Some 1890s Style…

The styles of the 1890s never fail to fascinate us here at Lily Absinthe- at the same time they look represent one of the heights of Victorian fashion yet at the same time give a hint of fashion developments to come in later years. To start, here’s a more formal day or reception dress from the mid 1890s:

Day Dress, Mid 1890s; Augusta Auctions, Museum of the City of New York Deaccession.

Three-Quarter Front View

Side Profile

Rear View

Style-wise, this dress has a silhouette characteristic of the 1890s, characterized by an upright cylindrical profile. The skirt and bodice are constructed of a bottle green silk velvet combined with what appear to be silk faille facings and collar created to look like a faux vest underneath (no doubt, it’s all one piece in actuality). The faux vest/waistcoat is especially striking in that it almost jumps out from the dress with its contrasting ivory silk faille set against the bottle green velvet, effect that’s enhanced by the velvet absorbing light because of its texture and depth. Here’s a closer view:

Close-up of front.

The jeweling and decoration on the silk faille further enhances the bodice’s effect:

Detail of front bodice.

Collar Detail

Detail of front bottom corner of bodice.

Detail of facing.

Overall, this is a textbook case of how various different fabrics and colors and be combined to create an effect that’s greater than the sum of its parts. The eye is instantly drawn to the bodice, following the dresses’ vertical silhouette. Unfortunately, there’s no detail as to who designed and constructed this dress so that remains a mystery but never the less, this is a testament to 1890s style in that it’s both backward and forward-looking at the same time. The faux vest/waistcoat is reminiscent of later 18th Century styles while at the same time, the silhouette, fabrics and colors seem point towards later dress styles- the lines are clean and the bodice is restrained in its decoration and balances the skirt nicely. Definitely an aesthetic treat to behold and it will certainly serve as a source of inspiration for us.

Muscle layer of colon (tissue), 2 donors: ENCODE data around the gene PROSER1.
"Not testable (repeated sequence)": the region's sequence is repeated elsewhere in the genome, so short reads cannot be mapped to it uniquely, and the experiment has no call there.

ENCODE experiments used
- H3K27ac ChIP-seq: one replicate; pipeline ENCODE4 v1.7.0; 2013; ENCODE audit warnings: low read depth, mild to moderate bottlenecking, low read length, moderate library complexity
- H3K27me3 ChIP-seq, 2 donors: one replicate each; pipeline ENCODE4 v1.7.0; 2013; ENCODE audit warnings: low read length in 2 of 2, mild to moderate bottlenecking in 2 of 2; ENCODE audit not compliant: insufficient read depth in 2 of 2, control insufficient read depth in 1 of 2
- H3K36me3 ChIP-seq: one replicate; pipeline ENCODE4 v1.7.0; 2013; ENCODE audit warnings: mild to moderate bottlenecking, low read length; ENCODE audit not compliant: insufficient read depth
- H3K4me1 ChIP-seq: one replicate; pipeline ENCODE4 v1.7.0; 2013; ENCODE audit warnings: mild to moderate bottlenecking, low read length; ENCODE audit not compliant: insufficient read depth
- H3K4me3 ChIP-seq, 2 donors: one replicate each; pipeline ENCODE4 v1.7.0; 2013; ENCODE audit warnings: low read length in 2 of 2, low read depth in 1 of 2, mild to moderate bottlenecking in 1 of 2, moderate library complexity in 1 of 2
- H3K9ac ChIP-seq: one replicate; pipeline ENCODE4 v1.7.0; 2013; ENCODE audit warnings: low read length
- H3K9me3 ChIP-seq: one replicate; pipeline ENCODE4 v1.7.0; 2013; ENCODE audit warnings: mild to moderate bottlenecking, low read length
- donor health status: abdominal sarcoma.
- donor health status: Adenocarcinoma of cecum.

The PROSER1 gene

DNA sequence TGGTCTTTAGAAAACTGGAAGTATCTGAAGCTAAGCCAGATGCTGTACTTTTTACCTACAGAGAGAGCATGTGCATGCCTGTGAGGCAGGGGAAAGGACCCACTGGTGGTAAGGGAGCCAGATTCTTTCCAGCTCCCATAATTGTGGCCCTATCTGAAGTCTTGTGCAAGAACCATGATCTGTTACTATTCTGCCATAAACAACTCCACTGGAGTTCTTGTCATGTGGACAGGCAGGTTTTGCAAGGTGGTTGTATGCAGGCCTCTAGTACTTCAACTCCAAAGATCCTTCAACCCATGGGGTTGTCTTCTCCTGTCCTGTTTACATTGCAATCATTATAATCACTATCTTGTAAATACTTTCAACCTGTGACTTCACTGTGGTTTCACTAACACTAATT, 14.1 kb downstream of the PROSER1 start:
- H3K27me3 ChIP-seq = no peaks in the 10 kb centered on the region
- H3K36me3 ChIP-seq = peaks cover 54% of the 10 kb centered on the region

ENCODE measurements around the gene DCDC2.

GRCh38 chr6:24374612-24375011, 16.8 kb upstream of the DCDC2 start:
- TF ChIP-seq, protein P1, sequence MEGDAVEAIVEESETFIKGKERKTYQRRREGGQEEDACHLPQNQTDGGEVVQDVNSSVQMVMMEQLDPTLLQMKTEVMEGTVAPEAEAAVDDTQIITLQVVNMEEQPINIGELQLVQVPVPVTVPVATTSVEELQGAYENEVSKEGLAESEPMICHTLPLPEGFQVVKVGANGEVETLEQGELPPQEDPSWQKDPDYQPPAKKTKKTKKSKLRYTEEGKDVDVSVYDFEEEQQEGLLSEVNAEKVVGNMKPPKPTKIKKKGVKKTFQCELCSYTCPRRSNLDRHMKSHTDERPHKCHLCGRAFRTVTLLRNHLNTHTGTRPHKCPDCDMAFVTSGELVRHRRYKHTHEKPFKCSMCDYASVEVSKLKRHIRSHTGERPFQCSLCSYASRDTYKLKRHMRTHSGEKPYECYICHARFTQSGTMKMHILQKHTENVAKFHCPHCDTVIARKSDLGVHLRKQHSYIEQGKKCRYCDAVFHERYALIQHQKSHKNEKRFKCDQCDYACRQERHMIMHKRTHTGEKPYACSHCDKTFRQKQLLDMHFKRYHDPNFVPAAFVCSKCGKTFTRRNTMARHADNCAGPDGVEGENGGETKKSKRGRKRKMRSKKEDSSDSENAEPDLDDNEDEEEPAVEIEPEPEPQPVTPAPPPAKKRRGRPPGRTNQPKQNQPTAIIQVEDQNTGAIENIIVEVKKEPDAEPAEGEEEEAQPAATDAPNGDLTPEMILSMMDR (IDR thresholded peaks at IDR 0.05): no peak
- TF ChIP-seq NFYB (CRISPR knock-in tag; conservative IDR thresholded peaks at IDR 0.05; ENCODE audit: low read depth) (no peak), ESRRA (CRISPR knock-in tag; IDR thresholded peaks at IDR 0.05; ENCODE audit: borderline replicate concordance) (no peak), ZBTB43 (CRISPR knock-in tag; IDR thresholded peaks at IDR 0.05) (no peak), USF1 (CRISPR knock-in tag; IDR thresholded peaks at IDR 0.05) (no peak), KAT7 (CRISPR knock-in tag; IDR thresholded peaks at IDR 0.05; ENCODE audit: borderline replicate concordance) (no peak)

Our Latest Visit to the V&A Museum

One of the high points of any trip to London is spending a little time visiting the V&A Museum and this past visit was no exception. What was a real stand-out for us this time was viewing some textiles and garments from South Asia. Here’s just a few examples:

This one is a chintz dating from the 18th Century which was essentially a glazed cotton print fabric that was originally made in India. This fabric was exported to England in quantity and it quickly caught on as a fashion fabric to the point where manufacturers in England was producing cheap knock-offs. The fabric was used to make this waistcoat from circa 1770-1775:

Waistcoat, c. 1770-1775; V&A Museum (IS.20-1976)

And here’s a close-up of one of the buttonholes:

This mantle/cape was also interesting:

Unfortunately, we were unable to find out more about it- there wasn’t any sort of card explaining it (or we might have just missed it). Here’s another interesting dress:

Unfortunately, all I could get was the side profile. Here are some other views I obtained from the V&A Museum website:

Gown, c. 1770s, reworked 1790s; V&A Museum (IS.3-1948)

Most of these fabrics were prints, although there was also a few that were embroidered such as this one:

And of course, we visited the regular costume collection… 🙂 In particular, the this Salvador Dali-inspired dress by Schiaparelli caught our eye:

And of course, we had to hit the bookstore:

This barely scratched the surface of what’s there at the V&A and we learn something new every time we go. For a little more, check out this post and this post.  If you’re in London, the V&A is definitely worth a visit. 🙂

Holiday Greetings From London!

This year we decided to change things up for Christmas so we’re spending it in London. 🙂 Yes, you heard right, London like in London, England. 2018 has been an exceptionally busy year for us, between various projects and travelling, it’s been a crazy but fun time for us. We want to take this moment to with all our clients and followers Happy Holidays and a Merry Christmas! We’ll have more soon so stay tuned. 🙂

 

And For Some More Originals…

LBD*, circa most likely 1898 with those smaller sleeve puffs at the shoulder and that interesting shirred silk brocade contrast arm gusset that matches the applied collar pieces. Someone tried to steal some of her inner boning before she came to live with us, but that assault allows us to politely inspect her insides. Don’t you love that pretty cotton print on the inside and those precise hand stitches for her Hong Kong finishes? She’s not a mourning bodice, she was somebody’s special gown that glittered with every graceful corseted turn. I like to think she’s seen a lot of happy occasions and deserves the love we can give her. She’s definitely on my “must pattern her” list! 🙂

*Little Black Dress- term made famous by Coco Chanel